The paired sushi was Scallops with Chia, which had a sweet sticky sauce to accompany it. Both sushis were quite successful, and definitely a more pronounced and intense iteration from its Japanese roots.

Scallops with Chia
Scallops with Chia

Next, was an Amazonic Cebiche made with river prawns, pejerrey, Nikkei Leche de Tigre, Charapita, chonta and Fariña. All very novel components, but the Chonta tasted like tofu skin, prepare in the style of cebiche. A very intriguing dish, which was delicious.

Amazonic Cebiche
Amazonic Cebiche

This was followed by Chancho con yuca, which was pork belly stew with yuca, mishquina, crispy pork skin, ramen reduction and cocona. Flavours were quite intense, and the pork belly with yuca and crispy pork skin was just decadent, and perhaps redolent of the Chinese stewed pork dish with yam that one might find in Asia.

Chancho con Yuca
Chancho con Yuca

Moving on was Sachapapa soba with vongoles and crab. The soba was made with the local root vegetable, served chilled with vongoles and crab. The texture of the Sacha soba had a nice bite to it, whilst the sweetness from the crab and vongoles was lovely.

Sacha Soba
Sacha Soba

Now, back to Sushi. I was served a duo of sushi of blowtorch seared Wagyu beef and quail egg, and sweetbreads. Both were absolutely decadent as one might imagine, but I wished the sushi rice had more rice vinegar to balance out the richness.

A la Pobre
A la Pobre
Sweetbreads
Sweetbreads

Next, was a visually striking dish made with regional beans, avocado cream, cilantro, ponzu gel, crispy quinoa, and coffee crumble. It was a demonstration of textures albeit the flavours were subdued and quite one-note.

Regional Beans
Regional Beans

For the first main dish, was a classic Japanese Gindara with miso glazed cod, bahauja nuts, Sangre de toro potato cream. The bahauja nuts were like hazelnuts, which was toasted and sweet, and paired well with the Gindara. The Sangre de Toro was also very smooth, and balanced out with the crunch from the nuts. A very successful dish, albeit perhaps leaning towards to the sweeter side of things.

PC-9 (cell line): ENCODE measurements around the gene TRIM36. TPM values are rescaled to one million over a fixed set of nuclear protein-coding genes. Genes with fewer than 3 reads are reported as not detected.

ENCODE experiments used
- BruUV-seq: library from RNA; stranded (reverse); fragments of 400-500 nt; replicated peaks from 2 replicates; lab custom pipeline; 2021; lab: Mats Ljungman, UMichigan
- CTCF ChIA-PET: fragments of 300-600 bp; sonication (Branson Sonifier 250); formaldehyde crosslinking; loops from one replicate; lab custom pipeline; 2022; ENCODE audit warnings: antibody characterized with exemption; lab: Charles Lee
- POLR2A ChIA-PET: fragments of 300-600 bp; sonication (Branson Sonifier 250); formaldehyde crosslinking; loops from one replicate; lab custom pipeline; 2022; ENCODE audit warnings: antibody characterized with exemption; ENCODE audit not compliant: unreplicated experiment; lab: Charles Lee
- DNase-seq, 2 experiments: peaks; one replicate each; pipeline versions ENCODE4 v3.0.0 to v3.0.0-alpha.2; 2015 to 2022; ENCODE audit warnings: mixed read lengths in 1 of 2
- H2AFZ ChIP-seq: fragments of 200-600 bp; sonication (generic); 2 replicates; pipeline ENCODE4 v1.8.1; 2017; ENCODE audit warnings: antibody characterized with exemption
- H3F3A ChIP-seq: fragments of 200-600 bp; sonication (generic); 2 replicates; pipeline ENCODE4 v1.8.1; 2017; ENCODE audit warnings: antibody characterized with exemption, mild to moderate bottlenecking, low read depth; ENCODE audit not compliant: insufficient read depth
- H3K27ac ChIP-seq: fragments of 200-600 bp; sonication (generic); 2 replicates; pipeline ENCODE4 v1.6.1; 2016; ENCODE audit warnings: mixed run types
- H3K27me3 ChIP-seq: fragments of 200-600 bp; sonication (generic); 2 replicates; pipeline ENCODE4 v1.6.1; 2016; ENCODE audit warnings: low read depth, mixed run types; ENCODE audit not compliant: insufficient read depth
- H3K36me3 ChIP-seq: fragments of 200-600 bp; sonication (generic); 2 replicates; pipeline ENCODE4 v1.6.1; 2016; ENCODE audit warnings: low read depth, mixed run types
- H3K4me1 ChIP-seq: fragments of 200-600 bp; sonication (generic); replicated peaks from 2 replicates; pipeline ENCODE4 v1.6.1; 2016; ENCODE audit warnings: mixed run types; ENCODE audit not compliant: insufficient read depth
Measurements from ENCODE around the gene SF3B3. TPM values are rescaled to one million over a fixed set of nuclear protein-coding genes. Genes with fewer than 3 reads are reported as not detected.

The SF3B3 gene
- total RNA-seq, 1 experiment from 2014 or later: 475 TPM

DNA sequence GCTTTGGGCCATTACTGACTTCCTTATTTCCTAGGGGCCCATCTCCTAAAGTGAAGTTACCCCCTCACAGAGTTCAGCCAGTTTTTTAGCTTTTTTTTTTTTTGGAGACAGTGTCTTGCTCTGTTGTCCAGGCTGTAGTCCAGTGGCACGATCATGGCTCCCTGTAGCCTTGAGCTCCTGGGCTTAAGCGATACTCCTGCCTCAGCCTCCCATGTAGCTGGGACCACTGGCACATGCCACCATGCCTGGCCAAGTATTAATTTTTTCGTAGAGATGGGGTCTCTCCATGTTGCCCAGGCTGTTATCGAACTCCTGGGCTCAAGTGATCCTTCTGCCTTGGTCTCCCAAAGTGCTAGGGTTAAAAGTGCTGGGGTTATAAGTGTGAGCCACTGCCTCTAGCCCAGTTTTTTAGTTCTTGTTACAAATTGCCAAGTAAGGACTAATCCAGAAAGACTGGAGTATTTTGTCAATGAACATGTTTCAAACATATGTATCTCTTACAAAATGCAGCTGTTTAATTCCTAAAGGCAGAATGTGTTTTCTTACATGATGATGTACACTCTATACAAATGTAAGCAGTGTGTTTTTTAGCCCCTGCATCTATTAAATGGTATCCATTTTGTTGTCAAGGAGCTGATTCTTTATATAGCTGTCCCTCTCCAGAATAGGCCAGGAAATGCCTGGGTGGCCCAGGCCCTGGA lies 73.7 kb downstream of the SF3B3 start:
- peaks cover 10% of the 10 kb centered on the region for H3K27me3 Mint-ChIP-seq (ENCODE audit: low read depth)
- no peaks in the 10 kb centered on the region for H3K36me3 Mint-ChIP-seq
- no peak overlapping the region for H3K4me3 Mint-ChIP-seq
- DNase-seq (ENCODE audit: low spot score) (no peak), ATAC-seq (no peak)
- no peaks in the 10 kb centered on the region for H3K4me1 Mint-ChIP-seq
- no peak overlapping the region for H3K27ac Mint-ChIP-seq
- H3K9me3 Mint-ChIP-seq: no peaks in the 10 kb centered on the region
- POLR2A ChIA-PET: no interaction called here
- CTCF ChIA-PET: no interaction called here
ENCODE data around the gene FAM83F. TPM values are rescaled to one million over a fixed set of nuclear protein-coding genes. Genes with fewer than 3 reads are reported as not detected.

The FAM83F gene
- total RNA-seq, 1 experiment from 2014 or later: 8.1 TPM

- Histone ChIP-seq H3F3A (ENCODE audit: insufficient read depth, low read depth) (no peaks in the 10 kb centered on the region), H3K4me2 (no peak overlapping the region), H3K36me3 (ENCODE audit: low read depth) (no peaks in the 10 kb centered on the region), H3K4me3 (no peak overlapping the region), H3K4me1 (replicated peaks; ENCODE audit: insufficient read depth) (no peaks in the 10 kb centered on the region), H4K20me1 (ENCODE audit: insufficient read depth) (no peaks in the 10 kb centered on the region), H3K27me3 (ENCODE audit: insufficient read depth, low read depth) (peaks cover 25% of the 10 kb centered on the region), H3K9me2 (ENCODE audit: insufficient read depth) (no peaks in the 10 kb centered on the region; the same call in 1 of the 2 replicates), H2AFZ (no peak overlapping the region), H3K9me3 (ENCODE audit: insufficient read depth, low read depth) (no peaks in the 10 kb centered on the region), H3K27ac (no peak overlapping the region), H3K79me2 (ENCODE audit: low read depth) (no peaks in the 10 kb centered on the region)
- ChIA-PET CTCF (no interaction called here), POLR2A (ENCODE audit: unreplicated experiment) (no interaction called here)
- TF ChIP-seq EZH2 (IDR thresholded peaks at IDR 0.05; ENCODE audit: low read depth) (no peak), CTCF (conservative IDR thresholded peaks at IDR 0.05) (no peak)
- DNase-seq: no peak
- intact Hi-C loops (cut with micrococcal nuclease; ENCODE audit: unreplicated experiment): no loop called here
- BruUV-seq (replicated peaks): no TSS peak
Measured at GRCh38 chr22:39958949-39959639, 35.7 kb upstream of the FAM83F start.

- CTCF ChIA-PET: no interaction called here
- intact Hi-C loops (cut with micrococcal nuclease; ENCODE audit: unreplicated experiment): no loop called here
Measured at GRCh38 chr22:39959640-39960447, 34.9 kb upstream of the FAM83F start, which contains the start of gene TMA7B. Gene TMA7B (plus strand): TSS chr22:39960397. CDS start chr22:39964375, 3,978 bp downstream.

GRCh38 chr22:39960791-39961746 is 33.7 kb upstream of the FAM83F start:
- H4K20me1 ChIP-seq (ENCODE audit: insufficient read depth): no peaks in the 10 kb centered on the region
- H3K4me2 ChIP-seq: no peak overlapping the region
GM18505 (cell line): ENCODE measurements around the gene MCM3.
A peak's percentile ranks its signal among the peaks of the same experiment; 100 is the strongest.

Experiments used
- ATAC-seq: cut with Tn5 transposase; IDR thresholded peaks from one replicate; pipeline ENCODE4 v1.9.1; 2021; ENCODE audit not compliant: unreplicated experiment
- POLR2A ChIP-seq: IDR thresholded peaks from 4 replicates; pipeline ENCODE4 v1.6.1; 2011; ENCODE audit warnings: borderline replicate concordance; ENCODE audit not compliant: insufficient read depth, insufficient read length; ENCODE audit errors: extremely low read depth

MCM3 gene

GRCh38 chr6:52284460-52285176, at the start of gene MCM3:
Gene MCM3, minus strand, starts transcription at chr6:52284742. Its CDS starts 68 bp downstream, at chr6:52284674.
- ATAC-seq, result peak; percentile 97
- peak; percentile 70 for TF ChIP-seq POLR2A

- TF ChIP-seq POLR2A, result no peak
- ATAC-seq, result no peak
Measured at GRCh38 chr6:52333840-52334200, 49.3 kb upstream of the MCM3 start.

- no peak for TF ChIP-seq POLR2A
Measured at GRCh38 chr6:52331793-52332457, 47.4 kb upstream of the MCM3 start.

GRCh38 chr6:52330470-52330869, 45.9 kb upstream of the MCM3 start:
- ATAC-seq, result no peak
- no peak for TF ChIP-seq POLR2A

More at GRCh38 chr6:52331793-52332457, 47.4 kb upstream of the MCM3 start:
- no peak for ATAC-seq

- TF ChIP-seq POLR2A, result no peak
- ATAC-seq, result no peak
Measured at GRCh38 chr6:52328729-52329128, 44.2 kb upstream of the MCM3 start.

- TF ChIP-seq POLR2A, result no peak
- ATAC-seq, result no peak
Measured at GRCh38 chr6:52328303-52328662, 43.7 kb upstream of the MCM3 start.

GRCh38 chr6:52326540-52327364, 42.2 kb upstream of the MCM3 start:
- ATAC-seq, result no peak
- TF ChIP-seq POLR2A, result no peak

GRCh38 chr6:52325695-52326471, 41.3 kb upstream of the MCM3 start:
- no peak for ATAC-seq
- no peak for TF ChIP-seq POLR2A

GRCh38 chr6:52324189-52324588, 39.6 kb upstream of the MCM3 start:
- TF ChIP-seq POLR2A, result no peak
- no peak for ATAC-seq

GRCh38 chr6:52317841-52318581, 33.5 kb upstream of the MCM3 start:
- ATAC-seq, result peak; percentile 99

Gindara
Gindara

For the last main course, was 50 hour cooked wagyu short rib, egg yolk, cecina fried rice and Amazonic chilli. This was definitely the highlight of the meal, with the luxurious Wagyu beef pairing nicely with the raw egg yolk, and the cannelloni of rice with chilli. A very Japanese combination of beef with egg, as one might do with a Sukiyaki and Kobe beef, dipped in raw egg yolk. Again, familiar flavours but with a local twist.

Short Rib
Short Rib

For the first dessert, was a visually striking dish of Amador cacao (piura – 70%), yuzu, shica shica ice cream, mochis, bahauja nuts, and cacao nibs. The chocolate was rich and decadent, which was nicely balanced with the refreshing shica shica ice-cream, which is like a Amazonic coconut. The mochi and bahauja nuts added a nice texture the dish.

Cacao
Cacao

I capped off the meal with plantain ice cream with shoyu, Camu camu and Taperiba tapioca, crispy coconut and coconut water jelly, rice milk. The plantain ice cream was pleasant and had a subtle hint of Shoyu, whilst tapioca pearls were made with the local fruits of Camu camu and Taperiba. This was nicely paired with the smooth rice milk.

Maduro
Maduro

Overall, I had a very enjoyable meal. The cuisine and ingredients were definitely foreign to me, yet the Japanese elements brought some unexpected familiarity and comfort. The pairing with local Amazonic produce was certainly successful, with most dishes being delicious and rather harmonious. Service was also pleasant and attentive, with a fun, convivial vibe to the place. Definitely a must do whenever you find yourself in Perú, and to have a memorable meal. Heck, it might even cure your homesickness if you’re hankering for some Japanese fare.

Location: 399 San Martin Street, Miraflores, Lima. +51 1 444 2568. Website.